2. A change in tack from Germany and the ECB: Germany has made it clear that it is no longer willing to foot the bill for extensive bailouts without the recipient country taking a share of the burden and making some radical changes. The ECB, by setting an ultimatum, has signalled that it is willing to use the significant leverage and control which it has to force what it sees as the desirable outcome, meaning it is becoming an increasingly political actor (which its mandate does not allow). In combination with the sense of unfairness that has been built on all sides, this could serve to entrench the North-South standoff in the Eurozone, making future talks trickier.  

3. Will the Troika break up? Reports overnight and throughout the week have shown that this relationship has become increasingly strained, particularly between the IMF and the European Commission. Some strains were visible also over the Greek debt sustainability analysis, but looks to be far worse this time around. With Germany and the northern countries insistent on the IMF’s continued involvement there could be further conflict. Any future bailout deals will likely remain strained because of this.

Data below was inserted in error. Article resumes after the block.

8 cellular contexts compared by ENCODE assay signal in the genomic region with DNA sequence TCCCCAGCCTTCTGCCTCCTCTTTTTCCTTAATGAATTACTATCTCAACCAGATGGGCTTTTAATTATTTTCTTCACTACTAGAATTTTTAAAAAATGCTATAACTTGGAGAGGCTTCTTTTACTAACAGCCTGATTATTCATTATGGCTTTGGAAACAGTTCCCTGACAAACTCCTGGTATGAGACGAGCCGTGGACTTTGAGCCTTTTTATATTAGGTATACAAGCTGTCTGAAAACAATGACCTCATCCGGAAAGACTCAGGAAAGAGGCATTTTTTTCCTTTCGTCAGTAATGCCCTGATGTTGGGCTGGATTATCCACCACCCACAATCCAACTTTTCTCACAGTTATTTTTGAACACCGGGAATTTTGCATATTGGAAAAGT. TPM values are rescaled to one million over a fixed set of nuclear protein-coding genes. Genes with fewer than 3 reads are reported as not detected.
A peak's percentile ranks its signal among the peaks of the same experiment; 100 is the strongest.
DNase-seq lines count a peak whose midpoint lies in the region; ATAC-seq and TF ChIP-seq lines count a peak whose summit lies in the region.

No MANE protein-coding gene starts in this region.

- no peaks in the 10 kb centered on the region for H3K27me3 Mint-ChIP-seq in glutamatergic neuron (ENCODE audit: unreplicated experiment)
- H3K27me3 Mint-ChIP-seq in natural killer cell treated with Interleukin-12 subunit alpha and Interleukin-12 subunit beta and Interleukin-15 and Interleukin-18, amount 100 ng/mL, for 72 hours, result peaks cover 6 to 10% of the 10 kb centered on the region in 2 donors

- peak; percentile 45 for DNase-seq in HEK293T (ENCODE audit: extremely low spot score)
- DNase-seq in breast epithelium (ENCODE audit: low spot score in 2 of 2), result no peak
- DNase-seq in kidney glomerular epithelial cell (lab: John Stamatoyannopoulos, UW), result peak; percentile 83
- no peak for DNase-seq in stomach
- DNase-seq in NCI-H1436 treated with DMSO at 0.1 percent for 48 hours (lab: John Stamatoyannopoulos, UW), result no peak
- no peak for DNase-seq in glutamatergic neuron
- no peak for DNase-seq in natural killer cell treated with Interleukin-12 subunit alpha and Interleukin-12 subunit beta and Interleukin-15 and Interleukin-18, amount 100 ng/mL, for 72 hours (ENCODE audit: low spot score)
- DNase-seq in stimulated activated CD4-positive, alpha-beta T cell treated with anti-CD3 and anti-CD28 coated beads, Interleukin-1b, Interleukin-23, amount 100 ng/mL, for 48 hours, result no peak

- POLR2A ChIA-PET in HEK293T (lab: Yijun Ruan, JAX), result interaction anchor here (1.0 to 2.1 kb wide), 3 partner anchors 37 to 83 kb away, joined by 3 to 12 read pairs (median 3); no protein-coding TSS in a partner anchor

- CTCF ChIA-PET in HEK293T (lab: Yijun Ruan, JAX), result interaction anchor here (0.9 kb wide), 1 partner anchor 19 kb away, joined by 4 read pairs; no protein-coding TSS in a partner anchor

What does this deal mean for Cyprus?

1. Despite avoiding taxing small depositors, political upheaval looks likely: Although the most controversial aspect of the original plan was dropped there will likely be some political fallout. Ultimately, the government in Cyprus has been shown up by the crisis, with both the Finance Minister and President reportedly threatening to resign at various stages. Furthermore, the bank restructuring will likely cause significant unemployment.